Don’t do it!
The words rung in Kate’s mind, as she stowed her single bag and coat in the overhead compartment on the plane. Well, too late now, she had gone and done it. Done what Susan had feared. Booked a flight. Despite Susan trying to talk her out of the decision she knew she had taken the minute her friend had said the words.
Kate had gone into work early Thursday and had surfed a few of the major Airline carriers trying to book a flight for Friday afternoon. With, she hoped, a return either Monday or the latest, Tuesday morning.
Who would have thought she’d have such difficulty getting one lone seat out of London to New York. She would have taken baggage space in the hold if it had been available.
As it was, her first trip was a lunchtime trip to one of the many local travel agents on the high street. To get what she wanted Kate flexed her plastic to its breaking limit.
Having booked for early Saturday morning, Kate also paid the extra to have an open-ended ticket for the return journey. Something she knew was in and of itself a dangerous act. There were no guarantees a seat would be available when she wanted it, but this again, was another risk she was willing to take. Whatever the consequences, she’d told herself.
She had to conclude, when packing her bag late Friday, that she was indeed off her meds.
Crazy or not, risk taker or not, Kate waited for the first leg of her journey to begin. She was on a Dutch KLM airlines flight sat at Heathrow heading for Amsterdam. From there she would have to take a flight out to the Jersey-side of the river, landing at Newark, Liberty. Then bus it into Manhattan. It was a trip she’d done before so she felt confident.
Kate clutched a small black Moleskine notebook. She let a page fall open to reveal a paper clipping. The ad. She touched it and smiled. Was it a possible new beginning? That’s what she hoped for. She’d been running what seemed like her whole life, running in every direction looking for something. Had she stood still long enough, there in New York, maybe, just maybe she might have found what she was looking for. Tomorrow she would have her answer, one way or the other. That thought took her breath away.
In awe at her own audacity, Kate closed the notebook and slipped it into the pocket of her cargo pants. Till tomorrow then and her birthday.
Time seem to pass in increments.
The plane got airborne, then peanuts and drinks arrived. They landed. She waited. Waited for the cycle to repeat itself. There was entertainment: a double feature. While some chose the movie option to pass the inevitable hours of boredom cooped up in what amounted to a large flying cigar tube. Others plugged into laptops or tuned into their iPods. Kate chose sleep. It also helped to have popped a couple of pills beforehand. As circumstances and luck would have it, Kate woke just in time to enjoy some turbulence followed by a bumpy landing in Jersey.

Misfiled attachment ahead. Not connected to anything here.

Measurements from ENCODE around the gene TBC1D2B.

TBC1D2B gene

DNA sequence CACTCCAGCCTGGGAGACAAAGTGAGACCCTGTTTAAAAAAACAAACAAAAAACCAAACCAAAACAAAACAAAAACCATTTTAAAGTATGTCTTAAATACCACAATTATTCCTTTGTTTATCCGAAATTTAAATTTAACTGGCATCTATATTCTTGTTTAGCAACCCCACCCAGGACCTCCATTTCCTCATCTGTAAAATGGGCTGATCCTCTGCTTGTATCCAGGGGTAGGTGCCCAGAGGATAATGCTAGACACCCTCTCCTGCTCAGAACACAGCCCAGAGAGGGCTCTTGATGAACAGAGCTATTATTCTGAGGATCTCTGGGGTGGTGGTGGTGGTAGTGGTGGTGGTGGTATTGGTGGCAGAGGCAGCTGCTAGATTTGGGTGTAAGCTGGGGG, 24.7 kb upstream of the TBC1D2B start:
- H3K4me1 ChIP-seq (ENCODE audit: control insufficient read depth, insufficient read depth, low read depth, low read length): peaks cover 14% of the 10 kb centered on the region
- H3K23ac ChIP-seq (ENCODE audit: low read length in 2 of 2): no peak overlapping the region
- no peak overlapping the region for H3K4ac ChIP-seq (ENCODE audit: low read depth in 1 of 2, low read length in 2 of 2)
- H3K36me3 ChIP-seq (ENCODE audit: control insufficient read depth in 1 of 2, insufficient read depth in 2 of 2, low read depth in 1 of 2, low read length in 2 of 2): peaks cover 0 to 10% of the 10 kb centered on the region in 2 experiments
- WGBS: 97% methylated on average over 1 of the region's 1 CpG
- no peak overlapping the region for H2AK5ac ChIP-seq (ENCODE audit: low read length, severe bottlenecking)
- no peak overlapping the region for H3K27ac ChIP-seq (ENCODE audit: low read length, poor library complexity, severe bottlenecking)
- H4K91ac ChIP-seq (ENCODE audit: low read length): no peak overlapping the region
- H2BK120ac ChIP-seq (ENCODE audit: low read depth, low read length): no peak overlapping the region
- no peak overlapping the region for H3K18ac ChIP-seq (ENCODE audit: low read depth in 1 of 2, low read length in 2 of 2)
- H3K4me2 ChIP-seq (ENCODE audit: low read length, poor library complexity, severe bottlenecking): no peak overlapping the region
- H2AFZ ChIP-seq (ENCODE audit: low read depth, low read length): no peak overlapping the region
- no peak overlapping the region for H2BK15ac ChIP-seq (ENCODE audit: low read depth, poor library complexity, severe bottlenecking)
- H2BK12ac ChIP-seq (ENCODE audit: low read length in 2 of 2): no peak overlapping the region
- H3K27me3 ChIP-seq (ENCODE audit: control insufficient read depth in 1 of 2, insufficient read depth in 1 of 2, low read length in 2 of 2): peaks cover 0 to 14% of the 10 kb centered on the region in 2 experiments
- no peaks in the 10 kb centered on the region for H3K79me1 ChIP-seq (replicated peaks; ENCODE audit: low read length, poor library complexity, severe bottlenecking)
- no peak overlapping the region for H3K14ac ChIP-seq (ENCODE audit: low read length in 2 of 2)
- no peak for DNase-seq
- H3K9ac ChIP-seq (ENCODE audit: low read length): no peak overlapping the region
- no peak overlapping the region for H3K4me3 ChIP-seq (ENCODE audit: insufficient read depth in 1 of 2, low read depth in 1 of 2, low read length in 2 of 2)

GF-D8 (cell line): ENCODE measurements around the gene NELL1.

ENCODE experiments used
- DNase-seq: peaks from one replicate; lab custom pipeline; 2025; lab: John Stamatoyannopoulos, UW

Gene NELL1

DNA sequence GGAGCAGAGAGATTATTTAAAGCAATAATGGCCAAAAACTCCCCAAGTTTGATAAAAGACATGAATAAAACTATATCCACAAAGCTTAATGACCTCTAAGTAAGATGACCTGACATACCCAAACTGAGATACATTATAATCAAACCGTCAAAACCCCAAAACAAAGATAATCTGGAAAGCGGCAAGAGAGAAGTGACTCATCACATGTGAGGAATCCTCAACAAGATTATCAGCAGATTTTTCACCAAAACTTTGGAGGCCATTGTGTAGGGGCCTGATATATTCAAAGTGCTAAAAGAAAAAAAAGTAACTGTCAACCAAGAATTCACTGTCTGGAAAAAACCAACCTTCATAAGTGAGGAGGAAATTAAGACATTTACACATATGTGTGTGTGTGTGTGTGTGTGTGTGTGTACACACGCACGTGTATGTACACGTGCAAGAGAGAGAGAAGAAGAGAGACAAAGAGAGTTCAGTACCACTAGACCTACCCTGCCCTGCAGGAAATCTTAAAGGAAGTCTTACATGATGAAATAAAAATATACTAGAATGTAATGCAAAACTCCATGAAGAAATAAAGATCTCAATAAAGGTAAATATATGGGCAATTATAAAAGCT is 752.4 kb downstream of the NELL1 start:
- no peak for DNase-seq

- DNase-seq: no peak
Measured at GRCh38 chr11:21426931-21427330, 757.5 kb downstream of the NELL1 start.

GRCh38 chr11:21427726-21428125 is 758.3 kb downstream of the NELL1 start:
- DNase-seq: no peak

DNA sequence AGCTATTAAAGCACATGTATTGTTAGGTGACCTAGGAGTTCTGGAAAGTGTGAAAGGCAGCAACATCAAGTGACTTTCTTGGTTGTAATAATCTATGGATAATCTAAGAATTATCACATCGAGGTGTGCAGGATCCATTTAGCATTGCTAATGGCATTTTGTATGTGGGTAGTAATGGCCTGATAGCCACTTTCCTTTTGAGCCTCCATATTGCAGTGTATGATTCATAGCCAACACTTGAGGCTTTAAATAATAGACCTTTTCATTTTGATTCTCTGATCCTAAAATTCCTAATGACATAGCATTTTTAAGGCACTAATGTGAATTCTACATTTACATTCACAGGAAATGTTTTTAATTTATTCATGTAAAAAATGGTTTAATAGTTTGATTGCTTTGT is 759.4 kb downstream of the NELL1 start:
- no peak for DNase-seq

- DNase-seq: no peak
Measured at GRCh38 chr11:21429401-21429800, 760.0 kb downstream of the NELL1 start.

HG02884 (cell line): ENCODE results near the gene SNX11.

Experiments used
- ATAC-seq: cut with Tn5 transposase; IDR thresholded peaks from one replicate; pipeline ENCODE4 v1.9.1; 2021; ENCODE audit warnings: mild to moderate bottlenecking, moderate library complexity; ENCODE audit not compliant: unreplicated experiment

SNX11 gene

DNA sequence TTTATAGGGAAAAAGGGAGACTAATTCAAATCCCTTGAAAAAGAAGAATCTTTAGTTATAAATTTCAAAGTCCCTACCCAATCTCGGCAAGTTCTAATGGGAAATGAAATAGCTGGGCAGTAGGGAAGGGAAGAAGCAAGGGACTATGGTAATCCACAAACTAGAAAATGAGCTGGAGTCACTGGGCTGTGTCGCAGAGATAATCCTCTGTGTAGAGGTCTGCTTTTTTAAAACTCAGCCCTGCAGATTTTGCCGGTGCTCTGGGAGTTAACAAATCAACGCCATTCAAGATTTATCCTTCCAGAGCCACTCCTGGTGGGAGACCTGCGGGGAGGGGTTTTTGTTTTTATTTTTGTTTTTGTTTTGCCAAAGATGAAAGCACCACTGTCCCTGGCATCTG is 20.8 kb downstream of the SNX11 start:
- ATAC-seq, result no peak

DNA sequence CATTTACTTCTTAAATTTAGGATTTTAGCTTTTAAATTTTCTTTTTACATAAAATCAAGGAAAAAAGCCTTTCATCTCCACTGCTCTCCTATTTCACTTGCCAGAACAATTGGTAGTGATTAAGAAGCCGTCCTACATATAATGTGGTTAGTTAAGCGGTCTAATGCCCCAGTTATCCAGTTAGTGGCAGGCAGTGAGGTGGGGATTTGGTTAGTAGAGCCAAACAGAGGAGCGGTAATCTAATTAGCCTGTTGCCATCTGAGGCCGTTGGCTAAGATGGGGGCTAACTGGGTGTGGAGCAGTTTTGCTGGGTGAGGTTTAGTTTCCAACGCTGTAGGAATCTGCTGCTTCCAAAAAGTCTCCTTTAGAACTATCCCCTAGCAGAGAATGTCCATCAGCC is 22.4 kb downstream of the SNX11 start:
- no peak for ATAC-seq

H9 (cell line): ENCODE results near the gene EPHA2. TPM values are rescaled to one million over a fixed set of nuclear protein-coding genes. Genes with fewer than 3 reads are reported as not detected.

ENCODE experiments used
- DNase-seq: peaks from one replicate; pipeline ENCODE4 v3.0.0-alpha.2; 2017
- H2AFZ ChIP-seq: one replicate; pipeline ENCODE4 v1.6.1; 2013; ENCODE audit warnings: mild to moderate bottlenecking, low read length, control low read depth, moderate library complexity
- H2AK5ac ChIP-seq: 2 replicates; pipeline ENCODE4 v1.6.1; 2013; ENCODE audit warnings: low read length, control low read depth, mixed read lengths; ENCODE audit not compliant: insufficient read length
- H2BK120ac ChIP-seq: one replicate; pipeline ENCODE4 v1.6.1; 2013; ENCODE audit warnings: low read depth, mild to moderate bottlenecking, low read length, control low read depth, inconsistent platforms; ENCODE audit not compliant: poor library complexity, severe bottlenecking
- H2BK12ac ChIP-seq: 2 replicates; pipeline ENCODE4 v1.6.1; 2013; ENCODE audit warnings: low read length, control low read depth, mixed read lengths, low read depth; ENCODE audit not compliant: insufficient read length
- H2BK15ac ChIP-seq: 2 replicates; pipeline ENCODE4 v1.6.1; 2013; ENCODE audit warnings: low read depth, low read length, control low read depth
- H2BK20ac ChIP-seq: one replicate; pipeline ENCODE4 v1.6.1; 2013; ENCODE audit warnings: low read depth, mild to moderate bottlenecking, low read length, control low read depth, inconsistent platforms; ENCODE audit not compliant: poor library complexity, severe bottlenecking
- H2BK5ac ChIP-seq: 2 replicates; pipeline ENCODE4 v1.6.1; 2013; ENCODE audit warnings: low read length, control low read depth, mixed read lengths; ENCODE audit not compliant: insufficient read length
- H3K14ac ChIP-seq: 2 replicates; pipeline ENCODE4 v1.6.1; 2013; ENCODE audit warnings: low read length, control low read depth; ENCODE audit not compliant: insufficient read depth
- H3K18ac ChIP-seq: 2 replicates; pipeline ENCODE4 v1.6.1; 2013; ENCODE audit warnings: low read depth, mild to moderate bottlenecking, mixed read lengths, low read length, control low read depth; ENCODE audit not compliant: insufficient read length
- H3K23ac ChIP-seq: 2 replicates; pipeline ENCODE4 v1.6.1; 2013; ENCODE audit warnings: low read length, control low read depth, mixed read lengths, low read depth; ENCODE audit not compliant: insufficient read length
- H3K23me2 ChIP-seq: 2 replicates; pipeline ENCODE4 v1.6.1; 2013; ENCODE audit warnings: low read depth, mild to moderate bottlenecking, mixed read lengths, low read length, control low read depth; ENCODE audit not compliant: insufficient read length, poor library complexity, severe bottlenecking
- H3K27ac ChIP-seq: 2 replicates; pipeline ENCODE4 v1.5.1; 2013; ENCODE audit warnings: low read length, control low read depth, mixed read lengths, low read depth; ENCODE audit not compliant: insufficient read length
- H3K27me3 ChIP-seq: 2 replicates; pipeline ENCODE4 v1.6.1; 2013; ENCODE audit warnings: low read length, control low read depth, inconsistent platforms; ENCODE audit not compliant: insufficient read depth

The people sat either side of her didn’t seem too pleased. Nor, in fact, impressed. Especially when she threw up into a flimsy paper sac. It was quite possible she was the only passenger to avail herself of this particular convenience.
Feeling dishevelled and not a little humiliated, Kate was last off the plane. She followed her own little routine by heading for the nearest toilets to brush her teeth. Something she liked to do before facing Customs. She didn’t want to stand in line unkempt and with a mouth that tasted like puke. And then, have to convince the Customs guy she wasn’t a convicted criminal. That she wasn’t hell bent on coming into the country to beat everyone to death with a two-month old toothbrush.
Two hours later, Kate sat in the back of the taxi. And, finally on Manhattan soil, heading for the Village and the B & B she’d booked just moments earlier. Her head swam and not just from the riggers of the long journey. So many unsettling feelings, so many emotions, fought for her attention; she tried to block them out. Tried to find that tiny quiet place amid the turmoil.
There were only two things she wanted at that moment, and those were a shower and sleep. She didn’t dare think about what she was doing. Another good reason to pop a couple of pills and sleep the flight away. Less time to fret at what she was doing, less time to ponder her crazy actions and what she was going to say to Susan when she got back.
When she got back?
No. Don’t go there. She took a couple of deep breaths and watched the world pass by, peering out through the taxi’s window. It was a blur of familiar buildings and strangers.
Tomorrow was going to be a stressful day for any number of reasons. It was too late to berate her self now; she was here, back in New York. The one place she had always felt was home.
She waved and mouthed: ‘Hi, Honey, I’m home.’